Foreign police forces will be able to obtain details of the British public’s internet use, emails and text messages, it emerged last night.
In a controversial move, MPs were told that officials in Europe and the US will be able to take advantage of the Home Office’s proposed ‘snoopers’ charter’.
The information could be used for pursuing UK citizens for crimes which allegedly took place while they were on holiday or over the internet.
Campaigners are concerned that, once handed over, the hugely sensitive information could be lost.
Tory MP Dominic Raab said: ‘It is deeply troubling that foreign authorities will be able to access all our phone, email, text messages, Skype and web-mail data.
‘The Government has a lousy track record of its own in safeguarding this data. And if Whitehall can’t protect our privacy, what chance when it is shovelled off to Warsaw?’
Home Secretary Theresa May is braced for a battle with civil liberties groups, backbench MPs and some internet companies over the Communications Capabilities Development Programme.
It will force internet service providers to keep the data of every website visit, email, text message and visit to Facebook or Skype for a minimum of 12 months.
Police and other government agencies will not be able to access the content of the emails or messages – but will know who was contacted, when and by what method.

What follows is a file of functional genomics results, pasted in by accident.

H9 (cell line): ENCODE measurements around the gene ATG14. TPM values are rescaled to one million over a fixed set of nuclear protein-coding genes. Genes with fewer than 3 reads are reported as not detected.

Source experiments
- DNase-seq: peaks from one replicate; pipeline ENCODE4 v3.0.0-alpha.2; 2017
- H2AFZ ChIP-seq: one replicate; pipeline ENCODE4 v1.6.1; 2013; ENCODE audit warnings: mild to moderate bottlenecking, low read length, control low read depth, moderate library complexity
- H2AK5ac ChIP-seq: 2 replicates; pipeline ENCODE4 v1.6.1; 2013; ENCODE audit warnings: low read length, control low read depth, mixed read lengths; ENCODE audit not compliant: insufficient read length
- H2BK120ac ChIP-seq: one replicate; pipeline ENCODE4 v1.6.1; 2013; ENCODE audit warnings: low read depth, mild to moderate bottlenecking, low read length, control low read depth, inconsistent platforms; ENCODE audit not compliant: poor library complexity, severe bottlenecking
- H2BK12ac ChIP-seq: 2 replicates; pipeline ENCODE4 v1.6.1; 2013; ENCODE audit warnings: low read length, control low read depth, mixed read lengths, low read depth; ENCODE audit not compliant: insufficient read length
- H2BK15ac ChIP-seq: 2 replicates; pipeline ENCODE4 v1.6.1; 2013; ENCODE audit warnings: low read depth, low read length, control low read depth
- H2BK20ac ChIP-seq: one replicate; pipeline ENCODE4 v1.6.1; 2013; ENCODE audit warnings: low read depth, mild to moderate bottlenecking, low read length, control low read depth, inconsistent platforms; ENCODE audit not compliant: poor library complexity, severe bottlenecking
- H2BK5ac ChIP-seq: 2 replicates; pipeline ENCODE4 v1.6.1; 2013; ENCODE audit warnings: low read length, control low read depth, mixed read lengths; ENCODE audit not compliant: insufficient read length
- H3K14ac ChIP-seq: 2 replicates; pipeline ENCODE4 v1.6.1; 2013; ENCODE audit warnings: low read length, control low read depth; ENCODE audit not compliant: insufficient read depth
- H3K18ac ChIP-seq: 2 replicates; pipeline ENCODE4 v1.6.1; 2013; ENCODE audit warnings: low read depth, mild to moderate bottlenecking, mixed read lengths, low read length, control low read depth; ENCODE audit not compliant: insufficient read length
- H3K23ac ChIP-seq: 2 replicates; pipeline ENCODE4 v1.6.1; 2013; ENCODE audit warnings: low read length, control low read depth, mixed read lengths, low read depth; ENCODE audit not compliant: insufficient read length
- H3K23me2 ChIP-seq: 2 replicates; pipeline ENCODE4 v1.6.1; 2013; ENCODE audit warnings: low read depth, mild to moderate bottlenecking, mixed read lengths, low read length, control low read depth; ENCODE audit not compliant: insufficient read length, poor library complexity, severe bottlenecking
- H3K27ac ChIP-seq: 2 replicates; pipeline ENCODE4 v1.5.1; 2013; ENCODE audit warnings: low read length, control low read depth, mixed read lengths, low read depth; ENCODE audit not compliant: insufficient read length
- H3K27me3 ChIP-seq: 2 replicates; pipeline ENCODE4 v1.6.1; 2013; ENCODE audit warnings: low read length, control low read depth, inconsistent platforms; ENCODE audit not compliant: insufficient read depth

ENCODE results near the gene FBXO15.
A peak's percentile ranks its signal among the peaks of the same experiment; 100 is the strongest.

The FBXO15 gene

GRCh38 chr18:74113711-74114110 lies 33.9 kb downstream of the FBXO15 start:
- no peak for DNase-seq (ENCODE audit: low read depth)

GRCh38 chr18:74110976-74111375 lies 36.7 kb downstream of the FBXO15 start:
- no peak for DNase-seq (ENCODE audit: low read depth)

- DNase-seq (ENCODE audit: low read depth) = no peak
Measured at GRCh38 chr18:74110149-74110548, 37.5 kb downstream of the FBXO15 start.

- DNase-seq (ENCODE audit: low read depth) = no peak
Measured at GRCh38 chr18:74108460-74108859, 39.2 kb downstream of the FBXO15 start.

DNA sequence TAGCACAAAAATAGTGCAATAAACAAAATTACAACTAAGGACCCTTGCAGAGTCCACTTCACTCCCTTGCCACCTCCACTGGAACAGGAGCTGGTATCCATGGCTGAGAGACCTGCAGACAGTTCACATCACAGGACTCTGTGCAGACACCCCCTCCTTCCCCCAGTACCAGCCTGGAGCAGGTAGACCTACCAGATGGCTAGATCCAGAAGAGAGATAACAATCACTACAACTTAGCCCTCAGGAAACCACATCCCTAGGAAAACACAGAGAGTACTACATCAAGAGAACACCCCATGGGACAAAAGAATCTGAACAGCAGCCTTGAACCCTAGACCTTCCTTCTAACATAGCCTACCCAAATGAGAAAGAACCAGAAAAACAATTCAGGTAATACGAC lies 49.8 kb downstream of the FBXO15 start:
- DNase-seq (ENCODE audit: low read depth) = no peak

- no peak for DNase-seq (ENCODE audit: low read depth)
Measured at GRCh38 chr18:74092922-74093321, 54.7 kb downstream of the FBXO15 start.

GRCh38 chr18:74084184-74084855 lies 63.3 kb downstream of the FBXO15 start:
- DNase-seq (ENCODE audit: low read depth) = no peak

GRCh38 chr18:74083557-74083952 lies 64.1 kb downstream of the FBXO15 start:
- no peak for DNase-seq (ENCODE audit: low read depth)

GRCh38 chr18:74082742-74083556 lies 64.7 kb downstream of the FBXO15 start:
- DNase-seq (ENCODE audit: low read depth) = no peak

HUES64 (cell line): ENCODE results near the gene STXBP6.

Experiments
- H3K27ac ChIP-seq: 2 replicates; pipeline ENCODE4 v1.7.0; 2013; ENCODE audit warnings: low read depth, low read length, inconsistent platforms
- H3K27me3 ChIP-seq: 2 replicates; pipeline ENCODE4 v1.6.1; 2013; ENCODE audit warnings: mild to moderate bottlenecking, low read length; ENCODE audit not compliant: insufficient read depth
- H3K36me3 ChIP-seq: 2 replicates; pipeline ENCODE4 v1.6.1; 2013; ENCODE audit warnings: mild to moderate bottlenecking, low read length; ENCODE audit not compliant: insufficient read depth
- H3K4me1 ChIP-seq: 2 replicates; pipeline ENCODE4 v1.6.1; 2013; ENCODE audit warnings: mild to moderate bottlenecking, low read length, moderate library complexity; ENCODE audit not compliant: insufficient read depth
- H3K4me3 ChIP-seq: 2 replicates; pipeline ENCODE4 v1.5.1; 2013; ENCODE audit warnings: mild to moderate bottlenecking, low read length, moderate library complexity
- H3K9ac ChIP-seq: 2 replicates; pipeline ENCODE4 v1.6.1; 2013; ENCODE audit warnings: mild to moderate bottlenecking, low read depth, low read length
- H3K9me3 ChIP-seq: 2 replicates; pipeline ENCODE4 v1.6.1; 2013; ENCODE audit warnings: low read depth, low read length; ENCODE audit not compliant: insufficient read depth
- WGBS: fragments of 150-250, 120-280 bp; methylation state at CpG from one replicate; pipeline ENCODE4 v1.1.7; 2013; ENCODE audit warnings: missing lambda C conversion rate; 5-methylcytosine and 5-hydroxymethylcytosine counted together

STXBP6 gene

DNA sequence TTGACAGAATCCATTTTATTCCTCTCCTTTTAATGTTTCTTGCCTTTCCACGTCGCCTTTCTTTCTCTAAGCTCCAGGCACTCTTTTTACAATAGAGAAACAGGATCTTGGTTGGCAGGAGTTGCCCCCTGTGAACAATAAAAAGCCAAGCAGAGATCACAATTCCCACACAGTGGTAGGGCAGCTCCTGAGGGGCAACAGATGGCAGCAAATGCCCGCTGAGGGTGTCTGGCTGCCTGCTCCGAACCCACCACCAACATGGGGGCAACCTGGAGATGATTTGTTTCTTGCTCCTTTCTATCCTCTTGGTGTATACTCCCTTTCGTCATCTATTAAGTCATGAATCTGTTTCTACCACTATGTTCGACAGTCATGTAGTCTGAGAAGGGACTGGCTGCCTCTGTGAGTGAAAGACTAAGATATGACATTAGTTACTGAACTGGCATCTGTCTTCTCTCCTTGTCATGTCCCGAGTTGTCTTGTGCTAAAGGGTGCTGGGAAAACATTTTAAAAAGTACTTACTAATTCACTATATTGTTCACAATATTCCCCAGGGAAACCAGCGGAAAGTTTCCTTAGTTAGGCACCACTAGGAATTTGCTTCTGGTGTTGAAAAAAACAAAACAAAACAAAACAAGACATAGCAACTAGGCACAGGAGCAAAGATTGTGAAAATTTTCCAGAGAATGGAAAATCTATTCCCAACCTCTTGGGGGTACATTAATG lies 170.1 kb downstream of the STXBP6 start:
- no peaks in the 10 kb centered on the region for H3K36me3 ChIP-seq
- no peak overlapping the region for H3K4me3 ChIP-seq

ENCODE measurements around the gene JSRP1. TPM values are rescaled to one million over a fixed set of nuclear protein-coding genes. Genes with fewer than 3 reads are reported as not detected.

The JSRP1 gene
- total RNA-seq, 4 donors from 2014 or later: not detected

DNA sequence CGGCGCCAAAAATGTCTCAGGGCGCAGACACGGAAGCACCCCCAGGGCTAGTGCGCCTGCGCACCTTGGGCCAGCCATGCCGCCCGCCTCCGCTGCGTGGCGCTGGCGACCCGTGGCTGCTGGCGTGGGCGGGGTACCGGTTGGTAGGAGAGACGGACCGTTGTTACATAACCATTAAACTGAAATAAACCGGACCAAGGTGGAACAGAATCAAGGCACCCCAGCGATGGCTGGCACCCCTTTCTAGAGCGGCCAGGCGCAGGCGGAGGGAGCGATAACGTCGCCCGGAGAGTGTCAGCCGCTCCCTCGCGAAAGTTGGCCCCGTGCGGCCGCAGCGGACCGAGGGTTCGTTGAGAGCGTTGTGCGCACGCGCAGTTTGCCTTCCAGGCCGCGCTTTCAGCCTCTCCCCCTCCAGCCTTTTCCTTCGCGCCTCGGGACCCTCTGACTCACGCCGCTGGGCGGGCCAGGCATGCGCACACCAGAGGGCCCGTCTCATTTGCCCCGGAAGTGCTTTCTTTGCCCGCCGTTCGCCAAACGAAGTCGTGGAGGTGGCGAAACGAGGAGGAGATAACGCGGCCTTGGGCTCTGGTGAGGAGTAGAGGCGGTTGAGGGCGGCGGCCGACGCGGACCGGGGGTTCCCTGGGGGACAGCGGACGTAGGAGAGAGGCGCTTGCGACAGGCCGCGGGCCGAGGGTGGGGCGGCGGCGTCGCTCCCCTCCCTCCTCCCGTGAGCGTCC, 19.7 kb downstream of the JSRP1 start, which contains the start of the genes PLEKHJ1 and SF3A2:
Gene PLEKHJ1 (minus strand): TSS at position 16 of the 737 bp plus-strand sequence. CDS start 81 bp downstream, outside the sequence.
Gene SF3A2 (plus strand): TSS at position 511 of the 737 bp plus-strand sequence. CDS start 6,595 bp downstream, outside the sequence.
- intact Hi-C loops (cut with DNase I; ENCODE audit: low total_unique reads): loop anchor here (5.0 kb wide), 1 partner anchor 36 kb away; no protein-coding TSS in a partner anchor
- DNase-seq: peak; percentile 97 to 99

The addresses of website visits – which build up a full picture of a person’s interests – will also be available.
Mrs May says the new regime is vital in the fight against terrorism, paedophiles and organised crime in the UK.
But, in response to a parliamentary question, ministers said police and public authorities overseas would also be free to request access to the mountains of information which will be stored.
British officials will then decide whether the data should be provided.
In theory, every nation is free to lodge a request, although Britain’s long-standing partners in the EU, plus countries such as the US and Canada, are most likely to be successful. Ministers had been keen to stress that, in the UK, there would not be widespread access to the data. Town halls will be banned from obtaining sensitive information.
The legislation on creating the ‘snoopers’ charter’ is expected to have a rocky ride through Parliament.
Currently, police and security officials can access details of internet visits and other communications data only if it is stored by phone companies and internet firms for their own commercial reasons.
Some 25 per cent of data is not currently logged, including visits to social networking sites and some internet phone calls.
Police and security officials insist the new powers are crucial.
In a rare public speech last month, MI5 boss Jonathan Evans said ‘it would be extraordinary and self-defeating if terrorists and criminals were able to adopt new technologies’ and the security agencies were ‘not permitted to keep pace’.
The news of foreign countries being able to access the material was revealed by the Home Office Minister James Brokenshire, in response to a question from Mr Raab.
Last night a Home Office spokesman said: ‘Any request must comply with UK obligations under human rights legislation. The necessity and proportionality of each case must be considered before the authority processes the authorisation or notice.’
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